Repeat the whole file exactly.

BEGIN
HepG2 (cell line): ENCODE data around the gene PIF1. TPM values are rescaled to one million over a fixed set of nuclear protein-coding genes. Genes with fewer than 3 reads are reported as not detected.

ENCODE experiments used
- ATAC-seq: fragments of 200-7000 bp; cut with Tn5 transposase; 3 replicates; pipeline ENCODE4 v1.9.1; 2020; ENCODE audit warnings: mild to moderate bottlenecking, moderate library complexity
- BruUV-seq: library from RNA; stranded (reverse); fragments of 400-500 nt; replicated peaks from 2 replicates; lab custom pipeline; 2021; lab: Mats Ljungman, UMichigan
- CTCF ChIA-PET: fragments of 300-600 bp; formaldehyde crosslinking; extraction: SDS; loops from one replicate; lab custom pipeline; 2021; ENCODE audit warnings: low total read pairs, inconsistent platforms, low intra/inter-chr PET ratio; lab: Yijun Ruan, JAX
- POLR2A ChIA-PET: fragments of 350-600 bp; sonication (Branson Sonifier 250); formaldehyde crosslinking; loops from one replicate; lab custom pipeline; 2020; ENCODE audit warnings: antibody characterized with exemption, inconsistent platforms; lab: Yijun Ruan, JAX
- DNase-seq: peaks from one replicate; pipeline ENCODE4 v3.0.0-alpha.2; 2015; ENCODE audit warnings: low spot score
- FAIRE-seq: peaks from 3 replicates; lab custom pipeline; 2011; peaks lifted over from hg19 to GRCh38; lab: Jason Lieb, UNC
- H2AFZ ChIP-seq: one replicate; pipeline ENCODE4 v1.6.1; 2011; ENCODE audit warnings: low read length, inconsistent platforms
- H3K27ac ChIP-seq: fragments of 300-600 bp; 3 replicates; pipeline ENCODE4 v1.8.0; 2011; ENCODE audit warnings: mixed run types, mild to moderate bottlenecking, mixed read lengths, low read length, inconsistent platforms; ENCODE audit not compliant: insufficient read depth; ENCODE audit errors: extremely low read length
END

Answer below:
HepG2 (cell line): ENCODE data around the gene PIF1. TPM values are rescaled to one million over a fixed set of nuclear protein-coding genes. Genes with fewer than 3 reads are reported as not detected.

ENCODE experiments used
- ATAC-seq: fragments of 200-7000 bp; cut with Tn5 transposase; 3 replicates; pipeline ENCODE4 v1.9.1; 2020; ENCODE audit warnings: mild to moderate bottlenecking, moderate library complexity
- BruUV-seq: library from RNA; stranded (reverse); fragments of 400-500 nt; replicated peaks from 2 replicates; lab custom pipeline; 2021; lab: Mats Ljungman, UMichigan
- CTCF ChIA-PET: fragments of 300-600 bp; formaldehyde crosslinking; extraction: SDS; loops from one replicate; lab custom pipeline; 2021; ENCODE audit warnings: low total read pairs, inconsistent platforms, low intra/inter-chr PET ratio; lab: Yijun Ruan, JAX
- POLR2A ChIA-PET: fragments of 350-600 bp; sonication (Branson Sonifier 250); formaldehyde crosslinking; loops from one replicate; lab custom pipeline; 2020; ENCODE audit warnings: antibody characterized with exemption, inconsistent platforms; lab: Yijun Ruan, JAX
- DNase-seq: peaks from one replicate; pipeline ENCODE4 v3.0.0-alpha.2; 2015; ENCODE audit warnings: low spot score
- FAIRE-seq: peaks from 3 replicates; lab custom pipeline; 2011; peaks lifted over from hg19 to GRCh38; lab: Jason Lieb, UNC
- H2AFZ ChIP-seq: one replicate; pipeline ENCODE4 v1.6.1; 2011; ENCODE audit warnings: low read length, inconsistent platforms
- H3K27ac ChIP-seq: fragments of 300-600 bp; 3 replicates; pipeline ENCODE4 v1.8.0; 2011; ENCODE audit warnings: mixed run types, mild to moderate bottlenecking, mixed read lengths, low read length, inconsistent platforms; ENCODE audit not compliant: insufficient read depth; ENCODE audit errors: extremely low read length